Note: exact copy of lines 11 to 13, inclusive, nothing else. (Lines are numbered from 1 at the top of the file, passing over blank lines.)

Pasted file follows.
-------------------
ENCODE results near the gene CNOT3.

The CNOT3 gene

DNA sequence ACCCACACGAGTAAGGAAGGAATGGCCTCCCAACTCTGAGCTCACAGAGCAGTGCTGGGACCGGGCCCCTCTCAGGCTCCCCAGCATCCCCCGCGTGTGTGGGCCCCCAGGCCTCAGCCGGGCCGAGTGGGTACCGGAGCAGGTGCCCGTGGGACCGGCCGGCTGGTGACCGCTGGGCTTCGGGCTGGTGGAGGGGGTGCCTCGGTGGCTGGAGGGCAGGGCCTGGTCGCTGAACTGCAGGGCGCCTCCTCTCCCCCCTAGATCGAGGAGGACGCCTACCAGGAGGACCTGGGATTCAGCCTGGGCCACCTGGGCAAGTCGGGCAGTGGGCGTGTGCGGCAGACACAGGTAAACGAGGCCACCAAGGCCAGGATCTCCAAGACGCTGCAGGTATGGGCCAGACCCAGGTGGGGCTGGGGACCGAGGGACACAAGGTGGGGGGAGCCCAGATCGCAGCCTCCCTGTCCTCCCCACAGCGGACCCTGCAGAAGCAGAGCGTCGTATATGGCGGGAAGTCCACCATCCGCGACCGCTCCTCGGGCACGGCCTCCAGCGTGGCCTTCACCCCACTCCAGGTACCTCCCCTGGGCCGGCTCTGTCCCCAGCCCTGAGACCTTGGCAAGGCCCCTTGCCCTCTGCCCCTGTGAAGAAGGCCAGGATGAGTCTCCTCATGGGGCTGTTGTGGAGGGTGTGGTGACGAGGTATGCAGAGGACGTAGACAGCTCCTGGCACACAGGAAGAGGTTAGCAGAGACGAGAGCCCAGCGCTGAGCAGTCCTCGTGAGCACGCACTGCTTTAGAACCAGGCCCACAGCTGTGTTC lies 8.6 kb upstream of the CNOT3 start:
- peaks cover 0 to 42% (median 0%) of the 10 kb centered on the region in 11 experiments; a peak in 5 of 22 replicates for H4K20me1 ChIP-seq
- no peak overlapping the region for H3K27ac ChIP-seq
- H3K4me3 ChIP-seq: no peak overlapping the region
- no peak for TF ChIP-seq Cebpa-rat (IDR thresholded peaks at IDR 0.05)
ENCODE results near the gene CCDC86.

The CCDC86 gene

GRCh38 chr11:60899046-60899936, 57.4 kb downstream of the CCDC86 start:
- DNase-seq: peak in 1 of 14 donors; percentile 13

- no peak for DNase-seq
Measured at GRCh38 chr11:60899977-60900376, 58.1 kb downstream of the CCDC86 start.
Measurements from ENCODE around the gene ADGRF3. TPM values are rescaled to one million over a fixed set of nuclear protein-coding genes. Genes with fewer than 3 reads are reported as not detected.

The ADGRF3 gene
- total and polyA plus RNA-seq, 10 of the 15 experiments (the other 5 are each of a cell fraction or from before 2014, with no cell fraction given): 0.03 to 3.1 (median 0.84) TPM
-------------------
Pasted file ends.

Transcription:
- DNase-seq: peak in 1 of 14 donors; percentile 13

- no peak for DNase-seq
Measured at GRCh38 chr11:60899977-60900376, 58.1 kb downstream of the CCDC86 start.